A male Whanganui police officer who removed a female offender's clothing lacked sound judgment, but the offender's overall detainment was justified, the Independent Police Conduct Authority has found.
In a decision released on Thursday, the authority found the officer, identified only as Officer D, acted within police policy, but should have requested the assistance of a female officer.
Whanganui area commander Inspector Nigel Allan said police were confronted with challenging people and situations daily.
The complaint surrounds the arrest of an offender identified as Ms X on September 1 last year.
The offender was arrested by police for breaching her bail after being found at an address where an offensive weapon and methamphetamine utensils were found.
It was at this arrest that Ms X's father informed police that she required mental health support.
The arresting officer noted at the time the offender was "talking to herself ... highly agitated, sweating profusely", the IPCA report says.
While being arrested, Ms X told officers that she wanted "to kill myself".
The offender was taken to Whanganui police station, where she was processed and given a rub-down search by a female officer.
During the rub-down search Ms X began to undress, telling the officer "if I am going to the cells, I am going naked".
The search was conducted by the female officer while the offender remained in a pair of underwear.
After consistently refusing to get dressed, two male officers, Officer C and Officer D, came to assist with the request for the offender to dress.
Officer C succeeded in getting the offender to dress, by which point processing continued.
The offender suggested she wanted to have sex with Officer C, and pointed at her crotch.
Ms X was then moved to a cell. Having been informed of the offender's earlier suicidal comments, officers made the decision to ask her to again remove her clothes so she could be placed in a gown, the report says.
Both officers stood outside the cell while the offender put on the gown.
When officers D and C returned, Ms X had not followed instructions. She put the gown on top of her clothing and lay down on the bed, covering herself with a blanket.
The report says that while the offender lay on her side, Officer D picked her up with the gown arms holes and manoeuvred her body so she was lying face down.
He removed her long-sleeve top through the arm and head hole of the gown. He then cut the straps off her one-piece underwear with a small, foldable cutter.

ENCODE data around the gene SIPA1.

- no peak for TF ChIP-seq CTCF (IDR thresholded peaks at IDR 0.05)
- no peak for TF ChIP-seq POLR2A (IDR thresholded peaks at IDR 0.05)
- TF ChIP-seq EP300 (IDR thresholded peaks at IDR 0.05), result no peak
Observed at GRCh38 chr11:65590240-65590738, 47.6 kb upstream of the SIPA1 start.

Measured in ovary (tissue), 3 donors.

The gown remained on Ms X throughout the process. Officer C stood to the side to assist if necessary.
Officer D left the room and asked two female officers to remove her leggings and underwear from beneath the gown.
The gown was placed on the offender, who was then left in the cell. While in the cell, the offender proceeded to commit a number of indecent acts.
The offender was later charged with committing an indecent act with intent to insult, resulting from her behaviour directed towards Officer C while detained.
The charge was later withdrawn by police, after Officer D, who filed the charge, failed to adequately review the charge documents, resulting in inaccurate information being provided to the court after a miscommunication between officers.
Cutting underwear 'lacked judgment' - ICPA
In the authority's findings, it said that the decision to detain and search Ms X was justified, but while no policy was strictly broken, the removal and cutting of the offender's clothing should have been undertaken by a female officer.
"Although Officer D did not breach a specific policy when he removed Ms X's clothing, with the availability of Officers A and B, both female, he did not display sound judgment and his actions had a detrimental effect on Ms X," the authority said.
The authority also said Ms X should have been gowned immediately after the rub-down search, rather than redressed and then told to put the gown on.
The Independent Police Conduct Authority also recommended police policy governing searching people should be amended to ensure gowning may be carried out only by a person of the same gender identity as the detainee, unless in extreme or urgent situations.
On the withdrawn charge, the authority believed that Officer D made a genuine error by relying on the information provided to him and not reviewing the charging documents.
But the behaviour of Ms X did meet the threshold for the charge to have been made and should have been reported accurately.
Responding to the decision, Inspector Allan said: "When issues arise, it's important we review our actions and, if necessary, make changes to ensure our staff are best placed to provide the service New Zealanders expect and deserve."
Police did not respond to the recommendation that policies surrounding gowning be amended.